Publication number | US7340072 B2 |
Publication type | Grant |
Application number | US 10/784,152 |
Publication date | Mar 4, 2008 |
Filing date | Feb 24, 2004 |
Priority date | Feb 26, 2003 |
Fee status | Paid |
Also published as | EP1453355A1, EP1453355B1, US20040175011 |
Publication number | 10784152, 784152, US 7340072 B2, US 7340072B2, US-B2-7340072, US7340072 B2, US7340072B2 |
Inventors | Arthur Schaub |
Original Assignee | Bernafon Ag |
Export Citation | BiBTeX, EndNote, RefMan |
Patent Citations (3), Referenced by (2), Classifications (10), Legal Events (3) | |
External Links: USPTO, USPTO Assignment, Espacenet | |
The invention relates to a device and a method for the signal processing in a hearing aid in accordance with the preamble of the independent claims The invention is suitable in particular for the improvement of the language comprehensibility by the suppression of interfering noise in the case of hearing aids, resp., hearing devices.
A method in accordance with the field of the invention is known, for example, from EP 1 067 821 A1, the contents of which are herewith incorporated into this application by reference. In it an acoustic aid is described, in which the suppression of interfering noise takes place in a main signal path, which comprises neither a transformation in the frequency range nor a splitting-up into partial band signals, but solely comprises a suppression filter. A transmission function of the suppression filter is periodically determined anew on the basis of attenuation factors, which are established in a signal analysis path, which lies parallel to the main signal path. The attenuation factors are utilised for the attenuation of signal components in frequency bands having a significant proportion of interfering noise. The suppression filter is implemented as a transverse filter, the pulse response of which is periodically calculated anew as the weighted sum of the pulse responses of transverse band pass filters. In this manner, a processing with little signal delay is possible.
It is an object of the invention to create a device and a method for the signal processing in a hearing aid of the kind mentioned above, which implement a higher quality and comprehensibility of the processed signal.
This object is achieved by a device and a method for the signal processing in a hearing aid which adapt coefficients of a filter for the frequency-dependent amplitude adaptation of an input signal in accordance with the input signal; determine coefficients of compression amplification, which coefficients describe a frequency-dependent adaptation of the input signal in accordance frequency-dependent signals levels of the signal; and calculations of a noise suppression, which coefficients describe a frequency-dependent adaptation of the input signal in accordance with interference noises detected in the input signal and calculations establish these coefficients from the coefficients of the compression amplification and the coefficients of the noise suppression.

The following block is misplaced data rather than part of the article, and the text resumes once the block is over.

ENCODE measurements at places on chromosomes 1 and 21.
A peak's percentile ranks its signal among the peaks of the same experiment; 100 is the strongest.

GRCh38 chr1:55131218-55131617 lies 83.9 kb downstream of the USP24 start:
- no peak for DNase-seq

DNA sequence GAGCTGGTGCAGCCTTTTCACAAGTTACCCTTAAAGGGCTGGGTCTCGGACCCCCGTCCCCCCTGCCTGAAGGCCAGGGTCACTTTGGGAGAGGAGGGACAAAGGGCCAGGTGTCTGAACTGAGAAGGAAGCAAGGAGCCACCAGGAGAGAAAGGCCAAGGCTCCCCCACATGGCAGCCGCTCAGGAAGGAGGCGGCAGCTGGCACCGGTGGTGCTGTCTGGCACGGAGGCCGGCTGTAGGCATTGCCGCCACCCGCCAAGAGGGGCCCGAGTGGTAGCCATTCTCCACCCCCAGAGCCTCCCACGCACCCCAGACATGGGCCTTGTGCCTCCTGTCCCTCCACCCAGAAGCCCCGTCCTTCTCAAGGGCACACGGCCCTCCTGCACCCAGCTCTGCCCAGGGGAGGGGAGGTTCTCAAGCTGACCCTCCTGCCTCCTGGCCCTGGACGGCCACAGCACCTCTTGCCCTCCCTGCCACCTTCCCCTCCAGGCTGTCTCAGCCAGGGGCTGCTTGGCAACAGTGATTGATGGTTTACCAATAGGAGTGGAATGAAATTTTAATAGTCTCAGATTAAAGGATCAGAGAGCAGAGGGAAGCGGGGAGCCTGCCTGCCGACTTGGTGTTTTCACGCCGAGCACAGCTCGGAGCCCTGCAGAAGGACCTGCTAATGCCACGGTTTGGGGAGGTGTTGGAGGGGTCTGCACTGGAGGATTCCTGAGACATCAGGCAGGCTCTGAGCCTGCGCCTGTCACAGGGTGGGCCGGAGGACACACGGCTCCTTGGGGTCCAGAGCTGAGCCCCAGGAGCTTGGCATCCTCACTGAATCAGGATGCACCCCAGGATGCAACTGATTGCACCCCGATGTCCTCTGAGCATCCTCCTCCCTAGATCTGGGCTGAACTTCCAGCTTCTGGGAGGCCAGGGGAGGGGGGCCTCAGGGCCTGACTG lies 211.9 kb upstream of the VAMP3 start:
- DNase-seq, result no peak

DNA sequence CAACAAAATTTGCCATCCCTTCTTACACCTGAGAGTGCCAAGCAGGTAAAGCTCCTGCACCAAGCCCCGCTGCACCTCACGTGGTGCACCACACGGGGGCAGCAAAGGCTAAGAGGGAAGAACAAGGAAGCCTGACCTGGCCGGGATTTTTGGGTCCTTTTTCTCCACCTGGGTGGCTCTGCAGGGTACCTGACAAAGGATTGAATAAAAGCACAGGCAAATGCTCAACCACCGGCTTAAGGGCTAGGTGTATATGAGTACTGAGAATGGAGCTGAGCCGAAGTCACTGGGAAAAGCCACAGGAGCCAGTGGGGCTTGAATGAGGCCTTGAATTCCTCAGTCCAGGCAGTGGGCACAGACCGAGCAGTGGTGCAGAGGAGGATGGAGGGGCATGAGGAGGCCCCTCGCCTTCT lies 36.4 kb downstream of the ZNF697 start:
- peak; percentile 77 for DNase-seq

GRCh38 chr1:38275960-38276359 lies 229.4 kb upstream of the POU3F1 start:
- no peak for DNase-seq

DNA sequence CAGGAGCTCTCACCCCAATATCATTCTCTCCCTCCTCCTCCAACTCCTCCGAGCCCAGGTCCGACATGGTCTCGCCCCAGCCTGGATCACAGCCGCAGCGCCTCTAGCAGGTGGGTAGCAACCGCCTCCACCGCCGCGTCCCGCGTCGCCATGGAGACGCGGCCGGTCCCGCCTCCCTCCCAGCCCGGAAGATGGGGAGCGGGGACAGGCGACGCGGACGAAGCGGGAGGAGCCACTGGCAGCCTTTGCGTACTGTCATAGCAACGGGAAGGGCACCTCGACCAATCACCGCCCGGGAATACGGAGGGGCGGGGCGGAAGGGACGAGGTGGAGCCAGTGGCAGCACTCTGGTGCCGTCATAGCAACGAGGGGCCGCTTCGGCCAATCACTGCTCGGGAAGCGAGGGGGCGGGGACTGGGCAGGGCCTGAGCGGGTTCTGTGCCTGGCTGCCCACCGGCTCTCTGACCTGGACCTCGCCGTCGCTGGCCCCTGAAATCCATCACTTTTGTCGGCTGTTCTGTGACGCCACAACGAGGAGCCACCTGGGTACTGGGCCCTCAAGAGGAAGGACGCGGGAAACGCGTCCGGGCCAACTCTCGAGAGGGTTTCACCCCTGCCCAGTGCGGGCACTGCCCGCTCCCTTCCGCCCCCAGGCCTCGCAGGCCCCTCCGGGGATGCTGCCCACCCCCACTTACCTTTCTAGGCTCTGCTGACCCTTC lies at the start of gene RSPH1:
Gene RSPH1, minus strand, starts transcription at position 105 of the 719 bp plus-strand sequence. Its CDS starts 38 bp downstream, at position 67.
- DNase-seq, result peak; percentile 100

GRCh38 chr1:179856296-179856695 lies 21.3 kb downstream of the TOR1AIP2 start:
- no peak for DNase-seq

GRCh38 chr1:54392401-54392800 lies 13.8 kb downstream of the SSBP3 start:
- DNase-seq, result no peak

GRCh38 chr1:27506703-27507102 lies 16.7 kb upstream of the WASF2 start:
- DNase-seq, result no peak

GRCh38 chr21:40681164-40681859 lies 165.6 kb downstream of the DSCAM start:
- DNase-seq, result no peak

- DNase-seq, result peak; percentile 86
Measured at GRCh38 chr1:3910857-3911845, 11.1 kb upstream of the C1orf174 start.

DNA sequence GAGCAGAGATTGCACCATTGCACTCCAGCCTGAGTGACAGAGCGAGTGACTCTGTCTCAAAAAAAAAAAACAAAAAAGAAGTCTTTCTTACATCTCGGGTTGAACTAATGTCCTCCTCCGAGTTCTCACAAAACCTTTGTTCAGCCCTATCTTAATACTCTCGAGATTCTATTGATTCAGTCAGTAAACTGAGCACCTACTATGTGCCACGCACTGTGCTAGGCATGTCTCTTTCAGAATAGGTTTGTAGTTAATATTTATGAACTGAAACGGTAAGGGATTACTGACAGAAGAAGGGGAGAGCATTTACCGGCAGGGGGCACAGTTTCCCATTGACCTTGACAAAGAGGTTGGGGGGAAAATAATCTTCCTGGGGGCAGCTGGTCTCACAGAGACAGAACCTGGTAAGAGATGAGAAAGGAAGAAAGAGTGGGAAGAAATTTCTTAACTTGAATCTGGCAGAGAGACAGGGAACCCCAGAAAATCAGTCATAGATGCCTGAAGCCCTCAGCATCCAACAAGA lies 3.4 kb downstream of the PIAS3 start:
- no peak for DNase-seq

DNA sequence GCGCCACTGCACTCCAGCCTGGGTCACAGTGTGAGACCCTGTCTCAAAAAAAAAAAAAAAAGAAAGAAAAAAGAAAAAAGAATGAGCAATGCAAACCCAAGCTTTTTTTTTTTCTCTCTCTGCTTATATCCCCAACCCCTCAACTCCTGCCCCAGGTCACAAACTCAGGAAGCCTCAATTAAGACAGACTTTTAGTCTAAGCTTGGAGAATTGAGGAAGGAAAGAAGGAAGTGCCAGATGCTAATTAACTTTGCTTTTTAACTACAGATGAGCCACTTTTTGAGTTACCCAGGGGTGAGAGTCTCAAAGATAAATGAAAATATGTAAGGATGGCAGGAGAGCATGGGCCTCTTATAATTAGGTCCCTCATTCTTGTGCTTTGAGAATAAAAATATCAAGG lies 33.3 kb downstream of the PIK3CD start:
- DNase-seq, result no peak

In the method according to the invention for the signal processing in a hearing aid
In this, with the term “adaptation of a signal” in summary both an amplification as well as an attenuation are meant.
By means of the invention it becomes possible to adapt the amplitude characteristic of the filter to changing voice signals and interference signals as well as to the requirements of a person with poor hearing, wherein a delay time for the filtering of the input signal is kept short.
A further advantage is that the compression amplification allows differing amplification values for different frequency ranges of the input signal.
A further advantage is the fact that only a single controllable filter is utilised both for the compression amplification as well as for the noise suppression.
In a preferred embodiment of the invention, determining the coefficients of the compression amplification takes place in a first number of frequency ranges F_{n }with n=1 . . . N of the input signal on the basis of signal levels or amplitude components. A signal level is determined from a partial signal of the input signal, which is formed by filtering the input signal and splitting it up into partial signals with signal components respectively in only one frequency range. The signal levels are iteratively determined as momentary effective values of a signal power in the respective frequency ranges of the input signal. As a result, it becomes possible to adapt the compression amplification with a time-dependent resolution that corresponds to a sampling rate of the input signal.
In a preferred embodiment of the invention determining the coefficients a_{m }of the noise suppression takes place in a second number of frequency ranges Φ_{m }with m=1 . . . M of the input signal by determining modulation depths d_{m }and by determining the coefficients a_{m }for each one of the frequency ranges Φ_{m }in accordance with the corresponding modulation depth d_{m}. In doing so, the modulation depths d_{m }are determined from a time-dependent sequence of maximum-and minimum values of a signal level p_{m }in the corresponding frequency range Φ_{m}. As a result, it becomes possible to selectively filter out weakly modulated, this means monotonous interfering noises. Time constants for the adaptation of the noise suppression are preferably situated in the range of around 50 milliseconds or below.